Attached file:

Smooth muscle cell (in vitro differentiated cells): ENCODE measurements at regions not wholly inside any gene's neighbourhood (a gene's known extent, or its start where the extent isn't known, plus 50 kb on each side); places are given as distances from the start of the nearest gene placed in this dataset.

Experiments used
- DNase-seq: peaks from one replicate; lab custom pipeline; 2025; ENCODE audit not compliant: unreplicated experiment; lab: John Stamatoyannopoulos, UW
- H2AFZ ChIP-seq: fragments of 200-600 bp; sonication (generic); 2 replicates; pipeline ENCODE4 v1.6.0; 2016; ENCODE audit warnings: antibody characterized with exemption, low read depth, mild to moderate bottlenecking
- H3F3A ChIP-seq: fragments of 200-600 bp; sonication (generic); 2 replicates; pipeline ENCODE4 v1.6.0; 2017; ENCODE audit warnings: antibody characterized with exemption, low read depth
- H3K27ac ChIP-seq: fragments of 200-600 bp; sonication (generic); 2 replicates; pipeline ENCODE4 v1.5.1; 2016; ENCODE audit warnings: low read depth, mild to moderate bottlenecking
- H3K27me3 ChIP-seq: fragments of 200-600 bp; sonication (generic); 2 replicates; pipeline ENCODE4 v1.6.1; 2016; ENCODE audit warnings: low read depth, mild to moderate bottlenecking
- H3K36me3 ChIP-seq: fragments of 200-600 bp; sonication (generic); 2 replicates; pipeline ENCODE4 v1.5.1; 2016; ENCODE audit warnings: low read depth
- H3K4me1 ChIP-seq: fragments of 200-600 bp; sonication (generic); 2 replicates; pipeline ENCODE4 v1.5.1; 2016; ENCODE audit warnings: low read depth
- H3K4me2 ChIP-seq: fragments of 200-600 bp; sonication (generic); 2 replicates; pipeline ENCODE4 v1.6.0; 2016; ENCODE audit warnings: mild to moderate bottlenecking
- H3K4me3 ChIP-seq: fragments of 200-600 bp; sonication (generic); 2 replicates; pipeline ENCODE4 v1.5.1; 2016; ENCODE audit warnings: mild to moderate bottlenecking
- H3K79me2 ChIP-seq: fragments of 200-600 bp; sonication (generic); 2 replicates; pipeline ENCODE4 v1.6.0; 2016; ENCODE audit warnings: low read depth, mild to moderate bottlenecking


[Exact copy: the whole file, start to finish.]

Smooth muscle cell (in vitro differentiated cells): ENCODE measurements at regions not wholly inside any gene's neighbourhood (a gene's known extent, or its start where the extent isn't known, plus 50 kb on each side); places are given as distances from the start of the nearest gene placed in this dataset.

Experiments used
- DNase-seq: peaks from one replicate; lab custom pipeline; 2025; ENCODE audit not compliant: unreplicated experiment; lab: John Stamatoyannopoulos, UW
- H2AFZ ChIP-seq: fragments of 200-600 bp; sonication (generic); 2 replicates; pipeline ENCODE4 v1.6.0; 2016; ENCODE audit warnings: antibody characterized with exemption, low read depth, mild to moderate bottlenecking
- H3F3A ChIP-seq: fragments of 200-600 bp; sonication (generic); 2 replicates; pipeline ENCODE4 v1.6.0; 2017; ENCODE audit warnings: antibody characterized with exemption, low read depth
- H3K27ac ChIP-seq: fragments of 200-600 bp; sonication (generic); 2 replicates; pipeline ENCODE4 v1.5.1; 2016; ENCODE audit warnings: low read depth, mild to moderate bottlenecking
- H3K27me3 ChIP-seq: fragments of 200-600 bp; sonication (generic); 2 replicates; pipeline ENCODE4 v1.6.1; 2016; ENCODE audit warnings: low read depth, mild to moderate bottlenecking
- H3K36me3 ChIP-seq: fragments of 200-600 bp; sonication (generic); 2 replicates; pipeline ENCODE4 v1.5.1; 2016; ENCODE audit warnings: low read depth
- H3K4me1 ChIP-seq: fragments of 200-600 bp; sonication (generic); 2 replicates; pipeline ENCODE4 v1.5.1; 2016; ENCODE audit warnings: low read depth
- H3K4me2 ChIP-seq: fragments of 200-600 bp; sonication (generic); 2 replicates; pipeline ENCODE4 v1.6.0; 2016; ENCODE audit warnings: mild to moderate bottlenecking
- H3K4me3 ChIP-seq: fragments of 200-600 bp; sonication (generic); 2 replicates; pipeline ENCODE4 v1.5.1; 2016; ENCODE audit warnings: mild to moderate bottlenecking
- H3K79me2 ChIP-seq: fragments of 200-600 bp; sonication (generic); 2 replicates; pipeline ENCODE4 v1.6.0; 2016; ENCODE audit warnings: low read depth, mild to moderate bottlenecking